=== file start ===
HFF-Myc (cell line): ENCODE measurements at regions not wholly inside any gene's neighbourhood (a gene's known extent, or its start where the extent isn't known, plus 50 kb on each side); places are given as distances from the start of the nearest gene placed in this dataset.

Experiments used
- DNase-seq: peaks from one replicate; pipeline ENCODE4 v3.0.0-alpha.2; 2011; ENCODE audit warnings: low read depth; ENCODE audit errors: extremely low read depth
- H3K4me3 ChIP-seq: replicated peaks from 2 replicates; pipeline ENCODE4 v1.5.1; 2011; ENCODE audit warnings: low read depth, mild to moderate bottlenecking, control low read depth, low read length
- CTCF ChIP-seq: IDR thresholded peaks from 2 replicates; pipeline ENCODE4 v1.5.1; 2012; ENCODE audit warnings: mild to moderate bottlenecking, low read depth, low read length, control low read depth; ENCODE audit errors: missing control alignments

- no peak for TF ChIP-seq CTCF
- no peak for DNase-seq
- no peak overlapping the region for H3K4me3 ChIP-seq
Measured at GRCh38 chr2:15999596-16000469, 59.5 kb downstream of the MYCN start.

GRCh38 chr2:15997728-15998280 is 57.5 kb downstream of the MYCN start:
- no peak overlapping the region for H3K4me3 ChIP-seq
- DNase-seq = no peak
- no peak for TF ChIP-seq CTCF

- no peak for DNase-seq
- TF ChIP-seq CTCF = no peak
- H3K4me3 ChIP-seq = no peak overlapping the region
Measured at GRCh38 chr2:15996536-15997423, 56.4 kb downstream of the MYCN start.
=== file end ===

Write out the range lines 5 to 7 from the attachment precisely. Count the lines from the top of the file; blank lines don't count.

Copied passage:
- CTCF ChIP-seq: IDR thresholded peaks from 2 replicates; pipeline ENCODE4 v1.5.1; 2012; ENCODE audit warnings: mild to moderate bottlenecking, low read depth, low read length, control low read depth; ENCODE audit errors: missing control alignments

- no peak for TF ChIP-seq CTCF
- no peak for DNase-seq